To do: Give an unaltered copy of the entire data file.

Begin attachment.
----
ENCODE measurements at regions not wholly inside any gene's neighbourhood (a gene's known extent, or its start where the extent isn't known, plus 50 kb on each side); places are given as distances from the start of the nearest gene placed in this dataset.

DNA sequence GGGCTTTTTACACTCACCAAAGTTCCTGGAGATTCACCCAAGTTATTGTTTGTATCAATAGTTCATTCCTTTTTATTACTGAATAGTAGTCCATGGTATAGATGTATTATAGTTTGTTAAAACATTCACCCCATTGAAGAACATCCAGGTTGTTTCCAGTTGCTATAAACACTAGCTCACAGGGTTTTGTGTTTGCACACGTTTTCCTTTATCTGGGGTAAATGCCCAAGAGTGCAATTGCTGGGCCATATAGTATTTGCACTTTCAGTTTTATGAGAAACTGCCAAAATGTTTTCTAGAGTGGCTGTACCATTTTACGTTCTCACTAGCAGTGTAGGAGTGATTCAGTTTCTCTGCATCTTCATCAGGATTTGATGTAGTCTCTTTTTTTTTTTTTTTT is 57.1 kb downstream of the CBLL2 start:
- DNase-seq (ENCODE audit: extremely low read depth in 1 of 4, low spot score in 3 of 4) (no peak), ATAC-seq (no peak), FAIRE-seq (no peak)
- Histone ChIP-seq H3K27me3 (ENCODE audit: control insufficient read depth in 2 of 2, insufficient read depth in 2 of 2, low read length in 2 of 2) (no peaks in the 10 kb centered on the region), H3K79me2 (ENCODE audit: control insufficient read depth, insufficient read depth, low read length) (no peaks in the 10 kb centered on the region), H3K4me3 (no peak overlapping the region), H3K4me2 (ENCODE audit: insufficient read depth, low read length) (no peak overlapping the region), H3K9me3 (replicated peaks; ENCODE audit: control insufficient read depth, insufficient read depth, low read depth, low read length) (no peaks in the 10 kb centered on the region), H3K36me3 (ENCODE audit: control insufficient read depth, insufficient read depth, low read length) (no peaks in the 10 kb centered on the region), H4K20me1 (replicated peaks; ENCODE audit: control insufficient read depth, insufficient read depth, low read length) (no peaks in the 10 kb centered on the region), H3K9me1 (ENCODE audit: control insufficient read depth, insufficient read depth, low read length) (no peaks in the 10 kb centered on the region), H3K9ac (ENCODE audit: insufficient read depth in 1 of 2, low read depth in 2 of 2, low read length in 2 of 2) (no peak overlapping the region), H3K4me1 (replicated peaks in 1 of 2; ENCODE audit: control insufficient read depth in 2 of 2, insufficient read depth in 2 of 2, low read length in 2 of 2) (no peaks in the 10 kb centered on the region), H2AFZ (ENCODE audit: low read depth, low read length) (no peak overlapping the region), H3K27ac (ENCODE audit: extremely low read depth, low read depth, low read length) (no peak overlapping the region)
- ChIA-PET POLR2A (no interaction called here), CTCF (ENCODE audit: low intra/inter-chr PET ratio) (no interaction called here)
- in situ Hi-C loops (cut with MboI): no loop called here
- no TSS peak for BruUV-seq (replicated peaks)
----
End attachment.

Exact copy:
ENCODE measurements at regions not wholly inside any gene's neighbourhood (a gene's known extent, or its start where the extent isn't known, plus 50 kb on each side); places are given as distances from the start of the nearest gene placed in this dataset.

DNA sequence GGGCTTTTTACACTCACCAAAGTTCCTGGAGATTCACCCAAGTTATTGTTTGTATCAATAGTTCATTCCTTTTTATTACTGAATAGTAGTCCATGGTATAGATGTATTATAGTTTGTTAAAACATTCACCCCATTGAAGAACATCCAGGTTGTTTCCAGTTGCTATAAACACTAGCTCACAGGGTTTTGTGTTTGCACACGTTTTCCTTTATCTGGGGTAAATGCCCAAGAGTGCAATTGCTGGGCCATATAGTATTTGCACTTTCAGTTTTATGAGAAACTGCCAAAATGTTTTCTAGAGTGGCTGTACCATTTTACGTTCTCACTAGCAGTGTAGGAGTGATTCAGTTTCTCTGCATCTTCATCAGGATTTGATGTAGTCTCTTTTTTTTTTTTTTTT is 57.1 kb downstream of the CBLL2 start:
- DNase-seq (ENCODE audit: extremely low read depth in 1 of 4, low spot score in 3 of 4) (no peak), ATAC-seq (no peak), FAIRE-seq (no peak)
- Histone ChIP-seq H3K27me3 (ENCODE audit: control insufficient read depth in 2 of 2, insufficient read depth in 2 of 2, low read length in 2 of 2) (no peaks in the 10 kb centered on the region), H3K79me2 (ENCODE audit: control insufficient read depth, insufficient read depth, low read length) (no peaks in the 10 kb centered on the region), H3K4me3 (no peak overlapping the region), H3K4me2 (ENCODE audit: insufficient read depth, low read length) (no peak overlapping the region), H3K9me3 (replicated peaks; ENCODE audit: control insufficient read depth, insufficient read depth, low read depth, low read length) (no peaks in the 10 kb centered on the region), H3K36me3 (ENCODE audit: control insufficient read depth, insufficient read depth, low read length) (no peaks in the 10 kb centered on the region), H4K20me1 (replicated peaks; ENCODE audit: control insufficient read depth, insufficient read depth, low read length) (no peaks in the 10 kb centered on the region), H3K9me1 (ENCODE audit: control insufficient read depth, insufficient read depth, low read length) (no peaks in the 10 kb centered on the region), H3K9ac (ENCODE audit: insufficient read depth in 1 of 2, low read depth in 2 of 2, low read length in 2 of 2) (no peak overlapping the region), H3K4me1 (replicated peaks in 1 of 2; ENCODE audit: control insufficient read depth in 2 of 2, insufficient read depth in 2 of 2, low read length in 2 of 2) (no peaks in the 10 kb centered on the region), H2AFZ (ENCODE audit: low read depth, low read length) (no peak overlapping the region), H3K27ac (ENCODE audit: extremely low read depth, low read depth, low read length) (no peak overlapping the region)
- ChIA-PET POLR2A (no interaction called here), CTCF (ENCODE audit: low intra/inter-chr PET ratio) (no interaction called here)
- in situ Hi-C loops (cut with MboI): no loop called here
- no TSS peak for BruUV-seq (replicated peaks)